Bank of America said Wednesday that it has now offered $15.8 billion in relief to more than 160,000 households as part of the national mortgage servicing settlement announced early this year.
Of that, about $4.75 billion was in first-lien mortgage principal forgiveness, senior vice president Eric Telljohann said on a conference call with reporters. The most relief, at $7.4 billion, remains through short sales, though he said that mix should change over the next few months.
The bank also said it is in "effective compliance" with the hundreds of new servicing rules it agreed to as part of the settlement, which includes a "single point of contact" system for homeowners behind on their mortgages. Each contact is responsible for 70 to 75 mortgages, Telljohann said in a Q&A session.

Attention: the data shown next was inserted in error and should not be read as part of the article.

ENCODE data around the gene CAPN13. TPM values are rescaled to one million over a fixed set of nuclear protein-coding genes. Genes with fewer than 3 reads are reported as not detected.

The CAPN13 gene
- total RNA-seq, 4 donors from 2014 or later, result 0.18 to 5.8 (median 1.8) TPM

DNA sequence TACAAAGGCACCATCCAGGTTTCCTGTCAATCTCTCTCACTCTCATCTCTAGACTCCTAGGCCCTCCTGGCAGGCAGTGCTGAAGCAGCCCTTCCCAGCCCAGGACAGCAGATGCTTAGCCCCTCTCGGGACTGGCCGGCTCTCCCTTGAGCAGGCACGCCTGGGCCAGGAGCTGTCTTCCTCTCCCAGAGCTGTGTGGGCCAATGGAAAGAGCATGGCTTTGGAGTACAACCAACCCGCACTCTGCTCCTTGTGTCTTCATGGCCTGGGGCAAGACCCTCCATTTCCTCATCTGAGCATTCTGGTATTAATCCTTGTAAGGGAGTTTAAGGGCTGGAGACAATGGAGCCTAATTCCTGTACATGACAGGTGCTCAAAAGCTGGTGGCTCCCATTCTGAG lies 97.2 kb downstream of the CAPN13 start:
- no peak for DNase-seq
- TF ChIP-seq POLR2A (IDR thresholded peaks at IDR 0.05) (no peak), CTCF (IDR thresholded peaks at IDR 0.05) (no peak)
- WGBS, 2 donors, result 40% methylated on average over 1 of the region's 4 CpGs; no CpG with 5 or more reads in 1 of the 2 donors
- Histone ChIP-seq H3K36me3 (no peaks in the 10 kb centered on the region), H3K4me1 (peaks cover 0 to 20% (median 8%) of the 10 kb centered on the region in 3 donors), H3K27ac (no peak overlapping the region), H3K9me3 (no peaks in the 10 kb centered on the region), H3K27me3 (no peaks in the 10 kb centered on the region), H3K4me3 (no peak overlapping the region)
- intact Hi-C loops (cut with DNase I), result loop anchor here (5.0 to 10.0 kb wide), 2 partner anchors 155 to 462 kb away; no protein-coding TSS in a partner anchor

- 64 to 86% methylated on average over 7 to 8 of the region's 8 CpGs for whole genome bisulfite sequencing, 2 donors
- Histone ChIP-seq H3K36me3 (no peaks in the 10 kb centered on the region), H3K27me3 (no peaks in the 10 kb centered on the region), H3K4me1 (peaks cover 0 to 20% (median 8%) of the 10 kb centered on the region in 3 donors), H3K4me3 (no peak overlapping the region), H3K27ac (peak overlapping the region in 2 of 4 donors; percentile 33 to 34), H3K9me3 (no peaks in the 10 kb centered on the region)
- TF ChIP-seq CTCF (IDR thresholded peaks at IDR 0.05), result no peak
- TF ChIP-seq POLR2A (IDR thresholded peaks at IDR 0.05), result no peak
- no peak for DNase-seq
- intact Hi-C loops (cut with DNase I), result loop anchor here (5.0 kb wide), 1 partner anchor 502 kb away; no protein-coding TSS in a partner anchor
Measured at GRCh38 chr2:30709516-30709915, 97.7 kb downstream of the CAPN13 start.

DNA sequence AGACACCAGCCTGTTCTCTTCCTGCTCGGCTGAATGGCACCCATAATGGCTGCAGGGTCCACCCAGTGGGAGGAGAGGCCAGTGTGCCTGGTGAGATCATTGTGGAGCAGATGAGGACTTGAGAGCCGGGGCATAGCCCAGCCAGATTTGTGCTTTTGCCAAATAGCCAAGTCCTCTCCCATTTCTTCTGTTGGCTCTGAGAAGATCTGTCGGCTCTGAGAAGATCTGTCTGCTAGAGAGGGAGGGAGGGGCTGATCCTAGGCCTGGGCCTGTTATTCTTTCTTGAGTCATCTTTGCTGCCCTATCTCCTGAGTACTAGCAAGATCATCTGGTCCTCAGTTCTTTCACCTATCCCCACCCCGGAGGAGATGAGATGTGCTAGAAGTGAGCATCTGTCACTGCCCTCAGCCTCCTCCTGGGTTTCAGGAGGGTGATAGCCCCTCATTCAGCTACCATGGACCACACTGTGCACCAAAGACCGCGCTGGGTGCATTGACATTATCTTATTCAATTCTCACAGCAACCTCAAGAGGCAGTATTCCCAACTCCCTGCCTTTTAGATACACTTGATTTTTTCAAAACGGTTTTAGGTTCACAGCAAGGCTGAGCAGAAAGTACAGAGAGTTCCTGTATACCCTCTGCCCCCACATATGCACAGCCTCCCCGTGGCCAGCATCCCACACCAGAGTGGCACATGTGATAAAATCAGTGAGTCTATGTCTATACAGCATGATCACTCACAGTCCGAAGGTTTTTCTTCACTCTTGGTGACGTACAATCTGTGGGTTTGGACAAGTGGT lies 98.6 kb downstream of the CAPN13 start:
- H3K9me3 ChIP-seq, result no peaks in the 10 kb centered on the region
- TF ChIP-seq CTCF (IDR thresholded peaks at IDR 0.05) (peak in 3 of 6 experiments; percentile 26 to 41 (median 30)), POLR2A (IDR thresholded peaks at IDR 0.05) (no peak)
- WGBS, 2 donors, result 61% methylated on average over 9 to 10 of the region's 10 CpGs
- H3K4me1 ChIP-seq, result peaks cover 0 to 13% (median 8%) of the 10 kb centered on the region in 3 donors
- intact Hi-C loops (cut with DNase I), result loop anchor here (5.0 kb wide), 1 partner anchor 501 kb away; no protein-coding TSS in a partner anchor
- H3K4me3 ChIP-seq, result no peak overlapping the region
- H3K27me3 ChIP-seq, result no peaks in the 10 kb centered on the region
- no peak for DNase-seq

In the last few months, the Charlotte bank has sent letters to hundreds of thousands of homeowners offering relief.
"That momentum is not slowing down, and in fact, it's accelerating," Telljohann said.
It is unclear, however, where the bank stands in its $11.8 billion commitment as part of the settlement because not all forms of relief are given full dollar-for-dollar credit.
Bank of America, Wells Fargo, Citigroup, JPMorgan Chase and Ally Financial were required to file their latest progress reports Wednesday on foreclosure prevention efforts to the monitor of the mortgage settlement, Joseph Smith.
Smith, the former N.C. banking commissioner, is expected to review the filings and release a report by early next week.